# Conflicting Sage vs Wolfram evaluation of a limit?

>Why are the following computed limits different (1 by Sage, 0 by Wolfram), and which (if either) is correct?

EDIT: Increasing the numerical precision in Wolfram produces a plot that strongly suggests that the limit is indeed $0$, which it had already computed. Presumably, Sage is computing the wrong limit simply because of inadequate numerical precision, so the question is now ...

How can I increase the numerical precision in Sage, so that limit() and plot() will produce the correct results (i.e., the limit should be $0$ and the plot should show a stable approach to $0$)?

Sage: (you can cut/paste/execute this code here)

#in()=
f(x) = exp(-x^2/2)/sqrt(2*pi)
F(x) = (1 + erf(x/sqrt(2)))/2
num1(a,w) = (a+w)*f(a+w) - a*f(a)
num2(a,w) = f(a+w) - f(a)
den(a,w) = F(a+w) - F(a)
V(a,w) = 1 - num1(a,w)/den(a,w) - (num2(a,w)/den(a,w))^2
assume(w>0); print(limit(V(a,w), a=oo))
plot(V(a,1),a,0,8)

#out()=
1        #<--------- computed limit = 1


Wolfram: (you can execute this code here)

#in()=
f[x_]:=Exp[-x^2/2]/Sqrt[2*Pi]
F[x_]:=(1 + Erf[x/Sqrt[2]])/2
num1[a_,w_] := (a+w)*f[a+w] - a*f[a]
num2[a_,w_] := f[a+w] - f[a]
den[a_,w_] := F[a+w] - F[a]
V[a_,w_] := 1 - num1[a,w]/den[a,w] - (num2[a,w]/den[a,w])^2
Assuming[w>0, Limit[V[a,w], a -> Infinity]]
Plot[V[a, 10], {a, 0, 100}, WorkingPrecision -> 128]

#out()=
0        (* <--------- computed limit = 0 *)


(This is supposed to compute the limit, as a -> oo, of the variance of a standard normal distribution when truncated to the interval (a,a+w).)

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I don't know how to get the plot to use extra precision. You can evaluate V with as high precision as you like: V(20, 1).n(100) will give 100 bits of precision, while V(20,1).n(digits=100) will give 100 digits of precision. For plotting, you could play with the adaptive_tolerance and adaptive_recursion arguments, although I haven't been able to use those to get anything good in this case. (It actually looks from the code like plotting uses float(...) on its arguments, without an option to specify precision. But I am not an expert in the plotting code in Sage.)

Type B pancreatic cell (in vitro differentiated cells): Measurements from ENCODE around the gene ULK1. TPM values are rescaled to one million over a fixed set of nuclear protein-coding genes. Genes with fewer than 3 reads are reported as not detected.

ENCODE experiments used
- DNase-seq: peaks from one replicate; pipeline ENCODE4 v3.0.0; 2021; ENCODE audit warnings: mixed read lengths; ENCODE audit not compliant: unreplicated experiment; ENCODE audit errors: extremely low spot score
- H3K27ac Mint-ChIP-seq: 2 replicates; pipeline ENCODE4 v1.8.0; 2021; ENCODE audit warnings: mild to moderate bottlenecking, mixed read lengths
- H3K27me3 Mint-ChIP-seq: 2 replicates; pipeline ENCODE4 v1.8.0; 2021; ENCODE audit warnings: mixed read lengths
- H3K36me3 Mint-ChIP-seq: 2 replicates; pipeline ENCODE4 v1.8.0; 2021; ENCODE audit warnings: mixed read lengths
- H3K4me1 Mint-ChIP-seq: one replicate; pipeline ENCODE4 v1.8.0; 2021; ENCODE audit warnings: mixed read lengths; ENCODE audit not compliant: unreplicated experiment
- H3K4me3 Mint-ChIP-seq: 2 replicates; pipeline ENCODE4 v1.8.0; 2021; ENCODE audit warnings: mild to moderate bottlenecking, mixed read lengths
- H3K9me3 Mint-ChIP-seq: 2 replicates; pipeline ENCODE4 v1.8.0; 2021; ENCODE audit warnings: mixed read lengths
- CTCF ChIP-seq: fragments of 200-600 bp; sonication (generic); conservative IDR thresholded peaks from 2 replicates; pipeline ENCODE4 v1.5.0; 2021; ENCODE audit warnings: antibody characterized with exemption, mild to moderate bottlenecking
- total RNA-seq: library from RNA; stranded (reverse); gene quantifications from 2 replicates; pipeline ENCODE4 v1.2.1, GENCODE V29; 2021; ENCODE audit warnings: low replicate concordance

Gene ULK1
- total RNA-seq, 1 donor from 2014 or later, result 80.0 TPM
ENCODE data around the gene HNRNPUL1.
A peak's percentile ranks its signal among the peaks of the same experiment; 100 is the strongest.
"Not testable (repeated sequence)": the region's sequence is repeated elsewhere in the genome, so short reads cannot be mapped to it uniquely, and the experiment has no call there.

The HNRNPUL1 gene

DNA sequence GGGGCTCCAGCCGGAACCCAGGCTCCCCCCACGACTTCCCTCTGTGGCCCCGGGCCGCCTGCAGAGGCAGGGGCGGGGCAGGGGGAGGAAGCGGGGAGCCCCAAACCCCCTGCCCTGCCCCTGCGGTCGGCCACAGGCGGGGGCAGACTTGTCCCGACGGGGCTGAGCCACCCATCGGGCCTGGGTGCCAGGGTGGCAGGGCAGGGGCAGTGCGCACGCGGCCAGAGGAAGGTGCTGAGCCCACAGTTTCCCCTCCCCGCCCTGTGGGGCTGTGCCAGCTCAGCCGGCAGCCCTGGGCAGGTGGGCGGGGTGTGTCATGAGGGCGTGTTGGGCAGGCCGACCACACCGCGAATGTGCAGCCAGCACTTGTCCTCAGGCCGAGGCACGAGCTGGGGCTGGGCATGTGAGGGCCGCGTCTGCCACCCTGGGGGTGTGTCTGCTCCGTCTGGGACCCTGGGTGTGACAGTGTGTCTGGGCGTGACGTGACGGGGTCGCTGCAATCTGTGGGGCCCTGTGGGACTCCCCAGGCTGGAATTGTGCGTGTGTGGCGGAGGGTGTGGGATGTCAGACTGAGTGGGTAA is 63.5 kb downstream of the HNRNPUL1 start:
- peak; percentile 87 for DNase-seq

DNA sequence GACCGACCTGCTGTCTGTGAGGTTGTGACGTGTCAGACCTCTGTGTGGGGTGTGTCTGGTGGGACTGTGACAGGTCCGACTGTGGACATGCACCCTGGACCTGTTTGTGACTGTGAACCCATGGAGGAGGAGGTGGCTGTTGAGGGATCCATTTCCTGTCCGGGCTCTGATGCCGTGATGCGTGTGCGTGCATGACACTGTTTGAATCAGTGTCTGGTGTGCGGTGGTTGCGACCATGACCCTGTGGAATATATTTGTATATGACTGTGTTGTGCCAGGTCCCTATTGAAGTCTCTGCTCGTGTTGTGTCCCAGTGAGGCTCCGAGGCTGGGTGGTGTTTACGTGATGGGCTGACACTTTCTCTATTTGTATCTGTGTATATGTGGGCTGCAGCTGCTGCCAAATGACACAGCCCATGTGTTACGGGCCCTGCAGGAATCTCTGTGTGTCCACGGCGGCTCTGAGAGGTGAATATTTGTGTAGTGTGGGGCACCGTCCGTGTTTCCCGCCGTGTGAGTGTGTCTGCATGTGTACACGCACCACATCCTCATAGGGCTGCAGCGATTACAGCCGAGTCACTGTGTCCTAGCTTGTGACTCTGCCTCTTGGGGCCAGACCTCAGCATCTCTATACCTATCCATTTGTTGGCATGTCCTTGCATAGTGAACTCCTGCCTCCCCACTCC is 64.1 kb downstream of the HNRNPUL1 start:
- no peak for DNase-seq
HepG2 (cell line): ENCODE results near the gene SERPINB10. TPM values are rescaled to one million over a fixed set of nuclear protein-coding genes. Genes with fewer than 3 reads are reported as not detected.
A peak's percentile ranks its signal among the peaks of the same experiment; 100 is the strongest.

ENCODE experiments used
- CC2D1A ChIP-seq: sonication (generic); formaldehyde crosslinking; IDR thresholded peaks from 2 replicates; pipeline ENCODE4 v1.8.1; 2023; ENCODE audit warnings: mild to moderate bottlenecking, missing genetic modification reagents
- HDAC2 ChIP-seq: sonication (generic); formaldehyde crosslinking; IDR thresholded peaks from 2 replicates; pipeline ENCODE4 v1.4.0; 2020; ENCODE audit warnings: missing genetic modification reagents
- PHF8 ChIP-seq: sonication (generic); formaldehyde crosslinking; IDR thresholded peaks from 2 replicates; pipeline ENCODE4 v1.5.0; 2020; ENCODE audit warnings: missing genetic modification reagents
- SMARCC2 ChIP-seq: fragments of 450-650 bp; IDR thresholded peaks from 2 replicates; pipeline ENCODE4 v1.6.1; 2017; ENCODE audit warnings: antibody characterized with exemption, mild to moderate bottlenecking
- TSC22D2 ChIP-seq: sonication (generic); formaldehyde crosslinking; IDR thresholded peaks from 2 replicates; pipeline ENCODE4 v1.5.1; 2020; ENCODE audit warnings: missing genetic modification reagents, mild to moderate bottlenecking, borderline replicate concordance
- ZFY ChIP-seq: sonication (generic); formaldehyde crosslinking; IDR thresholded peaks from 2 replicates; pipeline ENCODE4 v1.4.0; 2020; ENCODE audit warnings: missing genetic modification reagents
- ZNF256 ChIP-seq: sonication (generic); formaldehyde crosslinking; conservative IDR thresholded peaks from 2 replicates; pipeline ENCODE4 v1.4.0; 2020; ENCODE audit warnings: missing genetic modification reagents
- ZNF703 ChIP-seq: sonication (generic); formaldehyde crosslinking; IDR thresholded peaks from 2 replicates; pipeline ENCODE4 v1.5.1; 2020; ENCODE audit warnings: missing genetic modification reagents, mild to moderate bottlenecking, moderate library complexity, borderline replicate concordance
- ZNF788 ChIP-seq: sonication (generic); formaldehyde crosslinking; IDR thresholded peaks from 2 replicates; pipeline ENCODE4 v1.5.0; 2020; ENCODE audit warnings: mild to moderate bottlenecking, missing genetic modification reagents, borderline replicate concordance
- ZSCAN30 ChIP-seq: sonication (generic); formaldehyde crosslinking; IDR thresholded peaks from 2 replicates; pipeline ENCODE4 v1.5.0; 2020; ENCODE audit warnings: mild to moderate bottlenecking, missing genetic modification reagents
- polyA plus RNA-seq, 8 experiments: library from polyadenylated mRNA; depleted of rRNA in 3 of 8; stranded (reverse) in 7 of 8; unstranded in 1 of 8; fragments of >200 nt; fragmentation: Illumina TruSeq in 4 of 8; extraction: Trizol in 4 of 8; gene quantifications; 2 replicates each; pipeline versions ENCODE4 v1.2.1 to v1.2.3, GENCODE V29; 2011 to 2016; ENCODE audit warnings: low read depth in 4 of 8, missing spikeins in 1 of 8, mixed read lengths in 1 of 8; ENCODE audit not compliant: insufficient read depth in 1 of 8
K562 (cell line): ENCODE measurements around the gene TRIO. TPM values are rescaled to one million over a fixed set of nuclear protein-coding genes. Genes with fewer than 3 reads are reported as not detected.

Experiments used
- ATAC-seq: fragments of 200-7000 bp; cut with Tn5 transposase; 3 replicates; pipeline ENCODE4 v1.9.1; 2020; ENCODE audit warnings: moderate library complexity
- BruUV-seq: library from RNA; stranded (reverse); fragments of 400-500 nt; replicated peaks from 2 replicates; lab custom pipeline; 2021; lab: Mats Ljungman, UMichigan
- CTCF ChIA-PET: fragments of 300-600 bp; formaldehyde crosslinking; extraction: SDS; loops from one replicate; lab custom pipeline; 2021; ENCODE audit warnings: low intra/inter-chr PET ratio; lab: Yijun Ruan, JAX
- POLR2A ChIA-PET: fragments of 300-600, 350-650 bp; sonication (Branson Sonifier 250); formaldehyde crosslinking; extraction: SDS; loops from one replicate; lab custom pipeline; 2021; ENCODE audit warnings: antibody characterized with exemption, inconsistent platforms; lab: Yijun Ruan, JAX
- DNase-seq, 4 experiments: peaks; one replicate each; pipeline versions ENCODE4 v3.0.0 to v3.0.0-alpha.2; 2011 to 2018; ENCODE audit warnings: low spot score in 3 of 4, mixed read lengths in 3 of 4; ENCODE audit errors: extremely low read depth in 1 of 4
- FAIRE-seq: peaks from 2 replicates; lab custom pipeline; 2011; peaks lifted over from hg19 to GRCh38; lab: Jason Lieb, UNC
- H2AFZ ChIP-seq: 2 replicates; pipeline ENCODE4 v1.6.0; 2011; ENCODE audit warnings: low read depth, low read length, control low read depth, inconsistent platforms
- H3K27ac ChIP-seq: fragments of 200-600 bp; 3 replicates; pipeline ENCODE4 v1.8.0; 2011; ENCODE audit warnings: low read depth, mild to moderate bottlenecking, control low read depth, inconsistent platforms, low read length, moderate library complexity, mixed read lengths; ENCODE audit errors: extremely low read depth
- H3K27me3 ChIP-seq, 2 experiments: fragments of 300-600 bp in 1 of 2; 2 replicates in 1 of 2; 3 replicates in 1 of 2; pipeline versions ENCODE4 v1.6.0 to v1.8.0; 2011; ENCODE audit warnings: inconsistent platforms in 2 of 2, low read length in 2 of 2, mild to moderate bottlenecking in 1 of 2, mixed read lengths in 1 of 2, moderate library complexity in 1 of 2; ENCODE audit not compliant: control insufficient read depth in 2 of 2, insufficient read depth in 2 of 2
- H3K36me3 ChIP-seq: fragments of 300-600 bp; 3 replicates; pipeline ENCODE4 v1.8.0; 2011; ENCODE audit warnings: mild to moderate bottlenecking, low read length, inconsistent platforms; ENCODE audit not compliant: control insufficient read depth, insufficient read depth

( 2018-08-31 13:10:01 -0600 )edit

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I asked about plotting with high precision on the Google group sage-support and got the a few suggestions. One that works for me is, rather than plot the function, instead generate pairs (a, V(a,1)) and draw the plot connecting those points. Combining this with an appropriate call to numerical_approx (also known as just n) works well:

L = [(x, V(x,1).n(1000)) for x in sxrange(0, 30, 0.01)]
plot(line(L))


generates

more

Thanks -- that is good to know! Now I just need to know how to get Sage to compute the correct limit (i.e. Limit[V[a,w], a -> Infinity] should output $0$ instead of its current output of $1$).

( 2018-08-31 21:38:39 -0600 )edit

There are two separate problems here.

• Sage appears to calculate the wrong symbolic limit.
• Plotting expressions of this kind has inherent numerical instability, which Sage could make easier to control.

You seem to have almost purposely chosen a formula which would have high numerical instability! Any time you have denominators and numerators both going to zero and you start plugging in for tiny changes $\Delta x$ you have the chance at running into trouble.

Unfortunately, limit(V(a,w), a=+oo, algorithm='sympy') doesn't seem to produce a result (perhaps Sympy doesn't handle these sorts of limits). If there is independent confirmation of this error, a ticket should be opened.

However, the issue is symbolics, not numerical precision. You may find some luck with adapting some plot refinement parameters, or possibly inputting numbers of higher precision - something like M = [(x,V(x,1)) for x in [RealField(1000)(y) for y in [0,0.001..8]]]; points(M) but I have to admit I was unable to get that to avoid the instability either.

more

I do not see any difference, except that wolfram cut part of the graph where your function takes higer values.

You can change the range of y-values to be between -0.05 and 0.15: just replace the last line of the Sage code by:

plot(V(a,1),a,0,8,ymax=0.15,ymin=-0.05)


You will get:

more

The point is that the limit is computed to be 1 by Sage and 0 by Wolfram, in spite of the unstable behavior indicated by the plots. (I've edited to clarify.)

( 2018-08-29 12:10:33 -0600 )edit